为了实时准确监测游梁式抽油机的生产运行状态,及时对停井及停电等故障进行排查和处理,研发了一套适用于油田生产现场的油井生产故障自动监测系统。系统采用接近开关检测曲柄销的运动状态,采用ACDC模块检测抽油机的供电状态,应用GSM网络将报警信息远传至上位机系统,通过页面开发和网络发布,实现了油井生产运行状态的在线实时监测。现场应用表面,系统停电报警响应时间小于20 s,停井报警响应时间小于60 s,且无误报漏报情况发生,满足现场实时性与准确性要求。%In order to monitor the beam-pumping unit production status accurately and process the breakdown or power failure in time, a production breakdown monitoring system for the beam-pumping unit is researched and developed. The proximity switch is adopted to detect the state of motion of the crank pin. The ACDC module is used to detect the state of power supply. The alarm information is transmitted to the upper computer by GSM network. The pages are developed and published. The online real-time monitoring of running status of the beam-pumping unit is realized. The application result shows that the response time of power failure is less than 20s, the response time of breakdown is less than 60s, and the system meets the real-time and accuracy requirements.

  1. Surveillance and monitoring of white-tailed deer for chronic wasting disease in the northeastern United States

    Science.gov (United States)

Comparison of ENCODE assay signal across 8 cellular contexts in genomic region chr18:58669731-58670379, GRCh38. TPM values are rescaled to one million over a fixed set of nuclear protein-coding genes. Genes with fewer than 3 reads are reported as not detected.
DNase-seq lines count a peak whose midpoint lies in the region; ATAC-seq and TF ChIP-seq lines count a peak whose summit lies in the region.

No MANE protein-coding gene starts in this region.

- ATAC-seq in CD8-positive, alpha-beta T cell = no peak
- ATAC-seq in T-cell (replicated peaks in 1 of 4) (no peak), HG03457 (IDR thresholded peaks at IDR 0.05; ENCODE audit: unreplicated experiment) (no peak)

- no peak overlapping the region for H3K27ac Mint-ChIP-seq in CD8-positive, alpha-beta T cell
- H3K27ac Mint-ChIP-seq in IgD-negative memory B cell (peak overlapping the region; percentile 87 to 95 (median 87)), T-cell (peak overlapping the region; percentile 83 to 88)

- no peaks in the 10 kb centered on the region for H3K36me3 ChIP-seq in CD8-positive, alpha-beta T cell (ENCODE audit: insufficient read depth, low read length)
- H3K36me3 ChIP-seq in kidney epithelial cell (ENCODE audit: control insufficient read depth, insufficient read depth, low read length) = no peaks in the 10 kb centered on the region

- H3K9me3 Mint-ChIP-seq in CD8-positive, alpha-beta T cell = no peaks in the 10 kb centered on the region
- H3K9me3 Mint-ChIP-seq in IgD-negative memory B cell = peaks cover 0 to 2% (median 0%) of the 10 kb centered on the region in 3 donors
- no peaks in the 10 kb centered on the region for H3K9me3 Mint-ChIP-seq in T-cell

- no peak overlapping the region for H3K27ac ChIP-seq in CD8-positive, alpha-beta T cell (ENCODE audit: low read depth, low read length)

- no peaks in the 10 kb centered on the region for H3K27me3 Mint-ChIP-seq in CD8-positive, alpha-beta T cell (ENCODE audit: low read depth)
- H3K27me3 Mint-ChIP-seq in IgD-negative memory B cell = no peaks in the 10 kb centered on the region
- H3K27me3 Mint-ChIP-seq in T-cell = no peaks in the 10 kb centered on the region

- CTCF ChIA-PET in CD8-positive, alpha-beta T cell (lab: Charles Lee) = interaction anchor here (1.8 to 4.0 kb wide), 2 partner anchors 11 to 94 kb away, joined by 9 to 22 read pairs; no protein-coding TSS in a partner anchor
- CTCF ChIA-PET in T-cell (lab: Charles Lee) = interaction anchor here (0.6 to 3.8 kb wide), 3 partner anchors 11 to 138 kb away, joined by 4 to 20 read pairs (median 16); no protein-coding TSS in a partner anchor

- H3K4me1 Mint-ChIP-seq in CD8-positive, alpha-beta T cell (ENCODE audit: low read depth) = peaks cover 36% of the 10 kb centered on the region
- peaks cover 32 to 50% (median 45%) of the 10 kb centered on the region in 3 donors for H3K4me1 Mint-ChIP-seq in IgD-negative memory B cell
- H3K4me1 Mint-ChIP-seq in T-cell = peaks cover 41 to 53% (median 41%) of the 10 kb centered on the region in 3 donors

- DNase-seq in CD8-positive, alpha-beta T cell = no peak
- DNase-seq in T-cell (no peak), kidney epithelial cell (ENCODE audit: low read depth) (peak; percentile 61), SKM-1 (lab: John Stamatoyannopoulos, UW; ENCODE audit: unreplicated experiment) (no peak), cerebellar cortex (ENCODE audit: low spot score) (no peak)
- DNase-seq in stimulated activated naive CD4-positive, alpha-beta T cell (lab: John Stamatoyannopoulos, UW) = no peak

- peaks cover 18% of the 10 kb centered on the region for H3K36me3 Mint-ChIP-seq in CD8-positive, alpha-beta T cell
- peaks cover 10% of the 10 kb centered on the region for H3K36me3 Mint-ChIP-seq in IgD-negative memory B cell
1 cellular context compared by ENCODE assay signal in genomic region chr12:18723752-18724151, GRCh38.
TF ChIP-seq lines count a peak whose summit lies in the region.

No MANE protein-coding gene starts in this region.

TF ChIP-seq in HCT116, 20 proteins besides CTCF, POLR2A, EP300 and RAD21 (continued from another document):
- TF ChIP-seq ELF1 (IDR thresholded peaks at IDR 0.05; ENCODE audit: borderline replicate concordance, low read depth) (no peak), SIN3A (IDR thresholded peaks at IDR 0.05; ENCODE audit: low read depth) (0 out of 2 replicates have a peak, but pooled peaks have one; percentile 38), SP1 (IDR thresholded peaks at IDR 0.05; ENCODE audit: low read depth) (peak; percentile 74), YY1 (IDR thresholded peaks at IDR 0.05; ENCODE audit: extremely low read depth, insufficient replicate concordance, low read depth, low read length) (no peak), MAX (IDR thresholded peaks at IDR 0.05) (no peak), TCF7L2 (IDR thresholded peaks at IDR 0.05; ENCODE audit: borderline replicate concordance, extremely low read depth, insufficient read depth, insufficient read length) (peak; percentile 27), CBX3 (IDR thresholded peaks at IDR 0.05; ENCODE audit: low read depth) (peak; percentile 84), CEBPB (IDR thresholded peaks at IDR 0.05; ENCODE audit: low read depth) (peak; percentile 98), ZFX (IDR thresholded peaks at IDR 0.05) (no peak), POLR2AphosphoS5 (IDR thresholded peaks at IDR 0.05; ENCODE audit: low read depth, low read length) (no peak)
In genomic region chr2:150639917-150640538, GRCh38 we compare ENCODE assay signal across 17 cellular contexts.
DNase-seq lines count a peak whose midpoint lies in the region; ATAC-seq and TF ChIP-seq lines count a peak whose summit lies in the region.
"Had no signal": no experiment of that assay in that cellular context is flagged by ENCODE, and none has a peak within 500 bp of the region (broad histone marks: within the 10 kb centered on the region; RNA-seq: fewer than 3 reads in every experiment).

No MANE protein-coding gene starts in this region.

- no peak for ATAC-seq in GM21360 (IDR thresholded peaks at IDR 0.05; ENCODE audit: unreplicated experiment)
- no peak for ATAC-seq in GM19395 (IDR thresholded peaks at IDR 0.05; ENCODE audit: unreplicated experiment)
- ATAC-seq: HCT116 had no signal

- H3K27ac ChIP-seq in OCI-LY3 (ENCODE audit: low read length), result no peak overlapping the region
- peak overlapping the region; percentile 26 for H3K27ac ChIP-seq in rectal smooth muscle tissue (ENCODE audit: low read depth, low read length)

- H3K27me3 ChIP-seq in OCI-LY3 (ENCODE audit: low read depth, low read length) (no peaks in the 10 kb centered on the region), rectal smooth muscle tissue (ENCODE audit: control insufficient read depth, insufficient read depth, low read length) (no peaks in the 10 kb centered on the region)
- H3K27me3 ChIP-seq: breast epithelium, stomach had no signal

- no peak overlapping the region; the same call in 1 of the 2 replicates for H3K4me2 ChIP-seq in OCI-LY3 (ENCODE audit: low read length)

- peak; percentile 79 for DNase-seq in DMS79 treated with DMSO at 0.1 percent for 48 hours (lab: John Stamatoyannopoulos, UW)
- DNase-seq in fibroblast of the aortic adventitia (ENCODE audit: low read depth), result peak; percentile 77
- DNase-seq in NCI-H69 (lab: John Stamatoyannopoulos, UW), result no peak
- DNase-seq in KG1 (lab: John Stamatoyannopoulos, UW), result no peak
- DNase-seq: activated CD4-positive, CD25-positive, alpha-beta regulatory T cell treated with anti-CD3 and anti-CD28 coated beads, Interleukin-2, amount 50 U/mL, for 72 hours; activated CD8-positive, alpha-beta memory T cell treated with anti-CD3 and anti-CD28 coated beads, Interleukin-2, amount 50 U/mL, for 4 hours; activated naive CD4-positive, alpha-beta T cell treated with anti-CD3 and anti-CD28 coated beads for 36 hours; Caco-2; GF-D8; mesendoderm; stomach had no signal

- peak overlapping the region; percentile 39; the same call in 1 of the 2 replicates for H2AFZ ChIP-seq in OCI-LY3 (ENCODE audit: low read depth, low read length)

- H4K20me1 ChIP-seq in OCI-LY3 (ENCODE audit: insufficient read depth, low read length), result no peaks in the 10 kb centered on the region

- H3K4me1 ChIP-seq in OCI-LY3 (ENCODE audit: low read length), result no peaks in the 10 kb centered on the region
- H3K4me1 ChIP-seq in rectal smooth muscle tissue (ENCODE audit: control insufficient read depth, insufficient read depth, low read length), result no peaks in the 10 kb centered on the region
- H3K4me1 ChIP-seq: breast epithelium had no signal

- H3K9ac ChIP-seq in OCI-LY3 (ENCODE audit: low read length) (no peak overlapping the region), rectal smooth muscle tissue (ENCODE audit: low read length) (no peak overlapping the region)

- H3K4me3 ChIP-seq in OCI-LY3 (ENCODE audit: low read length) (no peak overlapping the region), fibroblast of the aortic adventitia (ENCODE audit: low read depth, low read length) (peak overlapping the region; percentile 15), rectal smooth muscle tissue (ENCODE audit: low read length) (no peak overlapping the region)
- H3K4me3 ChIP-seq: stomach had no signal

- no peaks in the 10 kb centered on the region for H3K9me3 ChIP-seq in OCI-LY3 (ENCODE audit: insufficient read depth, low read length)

Evans, Tyler S.; Schuler, Krysten L.; Walter, William D.

    2014-01-01

    Chronic wasting disease (CWD) is a prion disease that affects both wild and captive cervid populations. In the past 45 y, CWD has spread from northern Colorado to all bordering states, as well as the midwestern United States (Midwest) and northeastern United States (Northeast), Canada, and South Korea. Because CWD is a relatively new issue for wildlife management agencies in the Northeast, we surveyed a representative (e.g., cervid biologist, wildlife veterinarian) from 14 states to gain a better understanding of state-specific surveillance measures. Between 2002 and 2012, New York (37,093) and Pennsylvania (35,324) tested the greatest number of harvested white-tailed deer Odocoileus virginianus in the Northeast. Additionally, the 14 states surveyed have tested 121,730 harvested deer, or approximately 15,216/y, since CWD was first detected in 2005. The most common tissues used by agencies in the Northeast for testing were retropharyngeal lymph nodes, which have been determined to be the most reliable in detecting CWD in cervids. Understanding CWD surveillance efforts at a regional scale can help to provide guidance for the development of new surveillance plans or the improvement of existing ones. Furthermore, collaborations among state and regional agencies in the Northeast may attempt to identify deficiencies in surveillance by state or subregion.

  2. Development of an Exhaled Breath Monitoring System with Semiconductive Gas Sensors, a Gas Condenser Unit, and Gas Chromatograph Columns

    Directory of Open Access Journals (Sweden)

    Toshio Itoh

    2016-11-01